concentration of troops on the first approach of an enemy; no further events, however, occurred.

At New Orleans, Captain G. N. Hollins, of the Confederate navy, formerly of the United States navy, and who directed the bombardment of Greyton, Nicaragua, under the administration of Mr. Pierce, was engaged during the summer in fitting out a fleet, and among other vessels constructed a steam ram, called the Manassas, which was the hull of a steamboat, plated with railroad iron, and having a projection from her bow beneath the water-line, sufficient to punch a hole in the hull of a wooden vessel if striking her with force. The Federal blockading force in the Mississippi, in October, consisted of the steamship Richmond, Captain John Pope, the sloops-of-war Preble and Vincennes, and the small steamer Water Witch. The Richmond, October 12th, was lying at the Southwest Pass, taking in coal from a schooner, when, at four o'clock A. M., the ram was discovered close to the ship. It struck her abreast of the fore channels, making a breach in her side and tearing loose the schooner. Five planks were stove in the ship's side, two feet below the water-line. Passing aft, the ram made an attempt to breach the stern of the ship. As she passed, the Richmond delivered her fire with all her port guns, but with what effect is not known. The sloops of war were at anchor a short distance below, and were signalled to get under way. When the ram struck she sent up a rocket, and soon three large fire-rafts, stretching across the river, were seen rapidly approaching, towed by a propeller and some steamers. The squadron immediately got under way and drifted down the river. The Richmond, Preble, and Vincennes got ashore on the bar, and while there were attacked by the rebels, but without receiving any damage. But one shot took effect, and that struck the Richmond on the quarter. They were beaten off by the Vincennes with two guns, she having thrown overboard the rest of her armament, with her chains, anchors, &c., to lighten her, as she was very much exposed to the fire of the enemy. The fire-rafts soon grounded and burnt up. The Union vessels escaped with no damage except to the Richmond, and no one was killed or wounded on the Federal fleet.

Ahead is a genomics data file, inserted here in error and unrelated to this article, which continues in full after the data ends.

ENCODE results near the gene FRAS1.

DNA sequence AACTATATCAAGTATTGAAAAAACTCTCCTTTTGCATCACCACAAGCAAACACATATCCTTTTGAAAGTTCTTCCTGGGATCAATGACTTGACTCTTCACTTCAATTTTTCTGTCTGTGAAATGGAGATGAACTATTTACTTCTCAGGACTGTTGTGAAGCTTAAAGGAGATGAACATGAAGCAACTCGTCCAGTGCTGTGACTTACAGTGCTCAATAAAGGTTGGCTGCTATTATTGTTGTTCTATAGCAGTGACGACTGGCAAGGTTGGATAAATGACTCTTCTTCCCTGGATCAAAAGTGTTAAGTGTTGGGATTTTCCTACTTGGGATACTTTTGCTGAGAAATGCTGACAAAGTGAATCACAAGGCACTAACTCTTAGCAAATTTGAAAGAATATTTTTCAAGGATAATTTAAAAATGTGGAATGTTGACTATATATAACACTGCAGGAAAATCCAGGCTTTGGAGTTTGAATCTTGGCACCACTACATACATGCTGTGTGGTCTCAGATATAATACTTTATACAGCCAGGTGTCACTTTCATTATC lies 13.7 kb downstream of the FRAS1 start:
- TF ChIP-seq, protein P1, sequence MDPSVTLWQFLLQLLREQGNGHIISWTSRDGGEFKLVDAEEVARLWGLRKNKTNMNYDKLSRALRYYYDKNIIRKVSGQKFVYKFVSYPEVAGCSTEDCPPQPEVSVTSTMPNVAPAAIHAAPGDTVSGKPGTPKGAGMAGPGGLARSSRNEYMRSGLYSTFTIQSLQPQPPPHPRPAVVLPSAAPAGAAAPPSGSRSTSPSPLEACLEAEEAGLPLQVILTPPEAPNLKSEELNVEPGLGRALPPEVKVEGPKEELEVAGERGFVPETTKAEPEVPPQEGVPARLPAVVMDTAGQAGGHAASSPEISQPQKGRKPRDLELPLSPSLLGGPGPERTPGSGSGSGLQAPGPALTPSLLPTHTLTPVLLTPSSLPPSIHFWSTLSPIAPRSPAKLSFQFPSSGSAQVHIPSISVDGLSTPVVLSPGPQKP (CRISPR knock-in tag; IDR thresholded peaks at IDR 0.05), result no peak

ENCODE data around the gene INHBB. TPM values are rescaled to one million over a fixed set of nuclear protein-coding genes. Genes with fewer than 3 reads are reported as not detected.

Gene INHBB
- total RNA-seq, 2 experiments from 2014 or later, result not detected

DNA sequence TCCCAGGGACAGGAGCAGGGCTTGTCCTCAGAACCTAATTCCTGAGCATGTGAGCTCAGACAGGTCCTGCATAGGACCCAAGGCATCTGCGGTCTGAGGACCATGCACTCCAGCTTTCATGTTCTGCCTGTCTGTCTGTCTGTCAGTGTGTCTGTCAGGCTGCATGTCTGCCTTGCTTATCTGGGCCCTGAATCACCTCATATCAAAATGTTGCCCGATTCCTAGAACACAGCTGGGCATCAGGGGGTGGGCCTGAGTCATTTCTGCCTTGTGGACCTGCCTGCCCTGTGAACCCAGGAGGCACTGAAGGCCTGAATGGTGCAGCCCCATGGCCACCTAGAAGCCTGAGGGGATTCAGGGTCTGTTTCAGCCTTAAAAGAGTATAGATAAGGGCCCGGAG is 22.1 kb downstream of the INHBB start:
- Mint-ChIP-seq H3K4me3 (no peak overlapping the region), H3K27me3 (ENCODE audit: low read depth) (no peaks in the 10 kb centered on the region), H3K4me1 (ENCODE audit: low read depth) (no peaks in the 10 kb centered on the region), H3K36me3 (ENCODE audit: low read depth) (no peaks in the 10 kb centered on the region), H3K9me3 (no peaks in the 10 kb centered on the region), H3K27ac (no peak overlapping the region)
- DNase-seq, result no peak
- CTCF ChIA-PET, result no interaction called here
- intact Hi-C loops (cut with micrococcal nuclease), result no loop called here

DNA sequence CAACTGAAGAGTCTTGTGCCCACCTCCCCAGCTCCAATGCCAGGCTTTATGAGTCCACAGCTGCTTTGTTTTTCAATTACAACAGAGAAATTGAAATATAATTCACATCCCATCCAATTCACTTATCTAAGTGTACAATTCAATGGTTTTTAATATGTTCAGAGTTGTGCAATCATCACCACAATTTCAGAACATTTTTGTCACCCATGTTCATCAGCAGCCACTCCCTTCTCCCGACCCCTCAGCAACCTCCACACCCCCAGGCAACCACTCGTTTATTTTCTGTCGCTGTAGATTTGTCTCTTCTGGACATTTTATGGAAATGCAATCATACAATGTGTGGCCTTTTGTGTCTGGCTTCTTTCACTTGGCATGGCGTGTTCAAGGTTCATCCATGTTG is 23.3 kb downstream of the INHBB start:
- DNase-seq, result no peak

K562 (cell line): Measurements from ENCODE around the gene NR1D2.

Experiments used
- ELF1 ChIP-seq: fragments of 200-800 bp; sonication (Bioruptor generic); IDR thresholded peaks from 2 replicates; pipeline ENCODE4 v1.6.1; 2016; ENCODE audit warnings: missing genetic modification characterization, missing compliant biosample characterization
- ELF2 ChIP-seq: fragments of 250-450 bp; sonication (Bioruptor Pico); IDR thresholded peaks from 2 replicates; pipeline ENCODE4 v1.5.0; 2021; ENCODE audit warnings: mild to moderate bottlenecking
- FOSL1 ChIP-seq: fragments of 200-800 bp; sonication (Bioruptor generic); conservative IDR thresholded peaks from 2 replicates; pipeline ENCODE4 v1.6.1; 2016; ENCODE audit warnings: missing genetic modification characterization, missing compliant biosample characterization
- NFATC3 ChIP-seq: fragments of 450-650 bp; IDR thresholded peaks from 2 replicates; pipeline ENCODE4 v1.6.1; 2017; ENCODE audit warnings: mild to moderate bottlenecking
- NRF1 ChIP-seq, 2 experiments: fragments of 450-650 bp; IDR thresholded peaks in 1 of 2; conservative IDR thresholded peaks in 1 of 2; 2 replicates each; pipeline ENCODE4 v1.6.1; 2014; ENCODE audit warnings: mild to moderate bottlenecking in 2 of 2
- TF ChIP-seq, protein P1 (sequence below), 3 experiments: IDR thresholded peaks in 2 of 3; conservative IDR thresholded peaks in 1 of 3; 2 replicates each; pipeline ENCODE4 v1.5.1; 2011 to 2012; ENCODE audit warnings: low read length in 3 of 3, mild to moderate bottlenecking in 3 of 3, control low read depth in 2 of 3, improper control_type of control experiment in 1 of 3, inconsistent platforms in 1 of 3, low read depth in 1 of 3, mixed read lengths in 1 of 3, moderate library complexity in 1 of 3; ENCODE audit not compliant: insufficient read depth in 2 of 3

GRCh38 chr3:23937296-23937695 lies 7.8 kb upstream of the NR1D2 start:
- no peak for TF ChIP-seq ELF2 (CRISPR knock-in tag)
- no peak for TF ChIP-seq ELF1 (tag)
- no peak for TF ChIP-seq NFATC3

The operations of the navy in blockading and in aid of the expedition were now very effective, and the complaints that had, at the commencement of the war, been more or less just, in relation to the effectiveness of the blockade, subsided. It was generally admitted that the blockade was as effective as any had ever been, while successive occupation of important points on the coast encouraged the hope that the South, cut off from intercourse with the outer world, would soon be reduced to submit.